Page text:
Adams’ World Premiere Concludes LA Phil Season
Walt Disney Concert Hall
05/31/2012 - & June 1*, 2, 3, 2012
John Adams: The Gospel According to the Other Mary (World premiere)
Kelley O’Connor (Mary Magdalene), Tamara Mumford (Martha), Russell Thomas (Lazarus), Daniel Bubeck (Narrator), Brian Cummings, Nathan Medley (Narrators)
Los Angeles Master Chorale, Grant Gershon (Music Director), Los Angeles Philharmonic Orchestra, Gustavo Dudamel (Conductor)
J. Adams (© Deborah O’Grady)
For many composers, the Passion Play seems a daunting task to be completed as a statement of their artistic language and spiritual bearings. Handel's Messiah is famously considered a work of fervent genius, supposedly created over just two weeks. For many, it is considered the very essence of Baroque music. As a more recent example, one need look back as recently as Osvaldo Golijov's celebrated and defining La Pasíon según San Marcos. For John Adams, perhaps America's busiest and most consistent composer of late, the stature of the Passion Play as a musical statement was certainly a beckoning call to apply his talents. The result is a piece that is not only predictably unique, but shatteringly vivid, both dramatically and musically.
The libretto was compiled from various sources by Adams' longtime collaborator, Peter Sellars with texts by Dorothy Day, Louise Erdrich, Primo Levi, Rosario Castellanos, June Jordan, Hildegard von Bingen and Rubén Darío. The diverse sources, many of them modern compared to the biblical texts in the piece, weave a narrative of Jesus' life, death, and resurrection from the vantage point of the "Other Mary," Mary Magdalene. Mary's sister Martha and brother Lazarus share a large part of the story. The actual narrating is performed by three countertenors whose words are from the Bible and propel the narrative. Lazarus, Mary, and Martha sing predominantly modern texts. While this style of juxtaposition is not new for Adams and Sellars, the wild denseness of musical expression is notable. With a work like this, it is tempting to call Adams’ musical language “maturing,” but given that, for decades now, his works—particularly Nixon in China—have maintained a prominent place in the standard repertoire, “maturing” doesn’t quite fit. In many ways, The Gospel According to the Other Mary is a culmination of his stylistic explorations and the most affecting musical, poetic and dramatic amalgam yet created by this team.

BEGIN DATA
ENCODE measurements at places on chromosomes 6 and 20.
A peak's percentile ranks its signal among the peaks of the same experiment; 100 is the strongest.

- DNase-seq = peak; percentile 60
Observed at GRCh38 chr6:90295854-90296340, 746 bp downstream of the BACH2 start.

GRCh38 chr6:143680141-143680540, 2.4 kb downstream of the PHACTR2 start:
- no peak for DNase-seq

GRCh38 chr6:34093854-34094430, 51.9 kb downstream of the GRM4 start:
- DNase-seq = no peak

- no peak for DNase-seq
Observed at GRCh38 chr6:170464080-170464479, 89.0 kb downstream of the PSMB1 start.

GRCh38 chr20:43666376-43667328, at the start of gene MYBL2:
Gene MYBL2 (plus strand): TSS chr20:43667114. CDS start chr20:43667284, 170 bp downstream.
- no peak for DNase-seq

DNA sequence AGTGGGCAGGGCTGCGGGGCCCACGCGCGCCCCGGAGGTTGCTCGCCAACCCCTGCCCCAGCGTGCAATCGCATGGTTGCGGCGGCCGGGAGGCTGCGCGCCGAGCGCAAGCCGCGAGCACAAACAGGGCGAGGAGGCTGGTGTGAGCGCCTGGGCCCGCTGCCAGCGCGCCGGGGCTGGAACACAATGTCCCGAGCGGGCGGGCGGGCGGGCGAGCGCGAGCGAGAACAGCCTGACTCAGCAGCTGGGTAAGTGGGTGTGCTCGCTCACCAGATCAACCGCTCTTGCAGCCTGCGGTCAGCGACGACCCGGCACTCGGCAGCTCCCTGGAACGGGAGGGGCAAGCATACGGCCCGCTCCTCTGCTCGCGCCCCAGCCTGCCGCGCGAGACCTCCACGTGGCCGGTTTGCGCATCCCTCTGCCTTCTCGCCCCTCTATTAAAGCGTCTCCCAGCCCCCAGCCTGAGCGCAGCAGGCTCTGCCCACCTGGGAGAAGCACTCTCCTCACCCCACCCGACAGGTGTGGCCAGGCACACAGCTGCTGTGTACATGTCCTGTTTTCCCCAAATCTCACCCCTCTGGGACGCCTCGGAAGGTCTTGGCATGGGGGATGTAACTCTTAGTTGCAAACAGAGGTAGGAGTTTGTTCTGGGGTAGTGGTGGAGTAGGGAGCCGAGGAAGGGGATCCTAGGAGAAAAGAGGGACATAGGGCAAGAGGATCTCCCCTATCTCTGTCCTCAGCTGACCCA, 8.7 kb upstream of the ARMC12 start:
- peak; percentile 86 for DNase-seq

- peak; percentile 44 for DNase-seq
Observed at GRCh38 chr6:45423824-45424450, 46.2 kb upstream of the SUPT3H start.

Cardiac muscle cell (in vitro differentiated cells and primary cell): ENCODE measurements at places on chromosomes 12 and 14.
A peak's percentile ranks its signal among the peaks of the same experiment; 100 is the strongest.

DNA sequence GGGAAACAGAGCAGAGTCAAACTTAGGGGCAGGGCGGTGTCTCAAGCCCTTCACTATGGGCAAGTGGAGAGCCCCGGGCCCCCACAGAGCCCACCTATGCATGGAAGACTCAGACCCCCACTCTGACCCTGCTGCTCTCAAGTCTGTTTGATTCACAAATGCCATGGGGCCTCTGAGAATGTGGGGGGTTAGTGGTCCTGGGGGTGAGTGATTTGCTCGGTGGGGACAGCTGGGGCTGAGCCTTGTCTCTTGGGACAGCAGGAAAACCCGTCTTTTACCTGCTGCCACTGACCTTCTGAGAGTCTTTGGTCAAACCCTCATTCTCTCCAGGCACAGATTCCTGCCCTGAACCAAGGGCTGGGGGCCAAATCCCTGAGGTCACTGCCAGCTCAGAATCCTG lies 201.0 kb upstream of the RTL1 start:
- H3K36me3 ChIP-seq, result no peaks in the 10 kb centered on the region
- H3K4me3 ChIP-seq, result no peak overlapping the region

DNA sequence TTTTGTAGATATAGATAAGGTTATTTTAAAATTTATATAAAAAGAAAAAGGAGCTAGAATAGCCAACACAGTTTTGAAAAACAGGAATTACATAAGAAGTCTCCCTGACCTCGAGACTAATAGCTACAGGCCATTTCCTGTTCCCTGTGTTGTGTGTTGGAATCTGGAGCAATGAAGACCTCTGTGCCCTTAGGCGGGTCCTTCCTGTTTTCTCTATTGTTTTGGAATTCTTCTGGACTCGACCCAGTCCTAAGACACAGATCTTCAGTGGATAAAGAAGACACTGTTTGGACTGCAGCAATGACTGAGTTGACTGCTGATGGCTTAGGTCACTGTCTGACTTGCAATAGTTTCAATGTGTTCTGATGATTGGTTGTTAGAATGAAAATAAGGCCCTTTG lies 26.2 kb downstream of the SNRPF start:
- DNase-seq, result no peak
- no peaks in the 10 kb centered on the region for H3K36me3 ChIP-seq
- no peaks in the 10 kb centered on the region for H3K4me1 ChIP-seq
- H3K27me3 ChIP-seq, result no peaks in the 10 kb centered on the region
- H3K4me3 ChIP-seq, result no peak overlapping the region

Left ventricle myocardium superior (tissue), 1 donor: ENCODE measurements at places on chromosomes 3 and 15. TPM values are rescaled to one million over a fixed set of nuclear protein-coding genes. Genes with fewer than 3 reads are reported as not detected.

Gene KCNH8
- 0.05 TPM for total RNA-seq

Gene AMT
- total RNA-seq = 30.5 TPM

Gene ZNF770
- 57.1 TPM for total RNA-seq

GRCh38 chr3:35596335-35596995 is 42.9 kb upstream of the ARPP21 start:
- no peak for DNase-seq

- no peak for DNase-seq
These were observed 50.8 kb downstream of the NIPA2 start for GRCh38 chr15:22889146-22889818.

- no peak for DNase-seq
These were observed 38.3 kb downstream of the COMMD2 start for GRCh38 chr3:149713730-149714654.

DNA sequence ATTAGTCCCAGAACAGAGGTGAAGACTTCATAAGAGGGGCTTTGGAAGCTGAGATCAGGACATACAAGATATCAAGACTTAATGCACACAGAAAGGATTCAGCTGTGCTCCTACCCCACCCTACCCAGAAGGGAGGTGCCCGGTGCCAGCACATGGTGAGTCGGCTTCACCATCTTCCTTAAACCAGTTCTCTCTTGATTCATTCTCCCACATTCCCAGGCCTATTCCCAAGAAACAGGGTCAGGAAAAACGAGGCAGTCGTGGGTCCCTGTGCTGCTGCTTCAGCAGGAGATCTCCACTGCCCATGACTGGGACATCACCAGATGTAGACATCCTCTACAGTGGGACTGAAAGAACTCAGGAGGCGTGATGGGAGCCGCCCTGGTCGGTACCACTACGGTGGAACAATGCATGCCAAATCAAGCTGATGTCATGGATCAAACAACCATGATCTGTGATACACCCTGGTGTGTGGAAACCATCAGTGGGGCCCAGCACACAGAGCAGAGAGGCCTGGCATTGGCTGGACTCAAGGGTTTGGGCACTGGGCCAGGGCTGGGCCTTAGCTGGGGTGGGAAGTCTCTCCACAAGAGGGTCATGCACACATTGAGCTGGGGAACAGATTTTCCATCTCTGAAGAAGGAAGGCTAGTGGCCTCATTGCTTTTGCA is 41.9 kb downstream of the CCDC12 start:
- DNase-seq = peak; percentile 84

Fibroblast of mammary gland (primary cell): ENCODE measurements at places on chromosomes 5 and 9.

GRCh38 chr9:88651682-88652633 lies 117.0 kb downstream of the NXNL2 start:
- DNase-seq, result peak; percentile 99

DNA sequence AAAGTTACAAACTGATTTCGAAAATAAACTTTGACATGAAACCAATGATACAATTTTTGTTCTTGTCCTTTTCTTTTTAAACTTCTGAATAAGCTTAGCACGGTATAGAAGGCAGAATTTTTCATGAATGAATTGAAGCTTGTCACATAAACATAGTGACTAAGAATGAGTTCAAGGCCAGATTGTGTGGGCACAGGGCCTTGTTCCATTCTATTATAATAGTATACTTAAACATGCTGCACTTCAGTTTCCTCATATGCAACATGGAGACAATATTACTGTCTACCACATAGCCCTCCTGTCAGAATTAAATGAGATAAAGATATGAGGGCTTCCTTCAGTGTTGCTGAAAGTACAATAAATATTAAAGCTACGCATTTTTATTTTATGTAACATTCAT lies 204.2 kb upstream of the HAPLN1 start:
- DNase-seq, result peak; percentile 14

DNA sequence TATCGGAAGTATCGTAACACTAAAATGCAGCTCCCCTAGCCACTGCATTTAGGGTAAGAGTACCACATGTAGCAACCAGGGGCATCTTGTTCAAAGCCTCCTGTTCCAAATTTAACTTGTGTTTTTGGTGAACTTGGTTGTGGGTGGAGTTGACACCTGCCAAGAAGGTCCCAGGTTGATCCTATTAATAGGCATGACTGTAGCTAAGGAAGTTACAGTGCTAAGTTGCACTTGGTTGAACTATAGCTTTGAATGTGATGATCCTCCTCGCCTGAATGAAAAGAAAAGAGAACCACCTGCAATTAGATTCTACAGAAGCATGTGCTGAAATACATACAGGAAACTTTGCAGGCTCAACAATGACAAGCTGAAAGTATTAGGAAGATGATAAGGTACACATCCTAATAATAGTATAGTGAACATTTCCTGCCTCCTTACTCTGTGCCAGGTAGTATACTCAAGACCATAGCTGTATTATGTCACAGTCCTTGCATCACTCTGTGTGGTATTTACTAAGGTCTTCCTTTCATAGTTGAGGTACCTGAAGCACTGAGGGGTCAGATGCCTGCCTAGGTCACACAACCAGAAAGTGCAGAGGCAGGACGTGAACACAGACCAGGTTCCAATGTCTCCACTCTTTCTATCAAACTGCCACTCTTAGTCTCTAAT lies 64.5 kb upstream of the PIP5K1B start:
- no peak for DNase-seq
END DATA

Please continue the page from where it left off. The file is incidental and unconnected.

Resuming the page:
The most satisfying music of the evening was often that written just for the orchestra. Adams employs a battery of gongs, cymbals, drums and, most extensively, a cimbalom. The orchestra would often provide the interludes, serving as dramatic set changes between events or thoughts, commenting on the biblical texts sung by the narrators with a visceral impact. The music was dark and dissonant, but appropriately so. The passages that were most satisfying were those that were drawn out and given ample space to breathe and create the other-worldly atmosphere required of the texts. The most exemplary and successful movement of the piece is the third scene (also the longest), titled “Lazarus.” It tells of the death of Lazarus and Jesus raising him from the dead. The countertenors provide the narrative, and we hear, in gut-wrenching clarity, the despair of the two sisters. The actual resurrection is only heard in the orchestra. Adams’ trademark minimalist language was nowhere to be found at this point, and the tangibility of death and rotting flesh is portrayed by bowed cymbals, a bass guitar and double basses. It was similar to a later scene that aurally created the setting for the crucifixion at Golgotha in the second act. Adams’ orchestral writing for dramatic purposes here is expansive and sparse, not gimmicky, but with discernible direction. The great power of this piece often rests in that mastery, as in the dawn of the Resurrection day.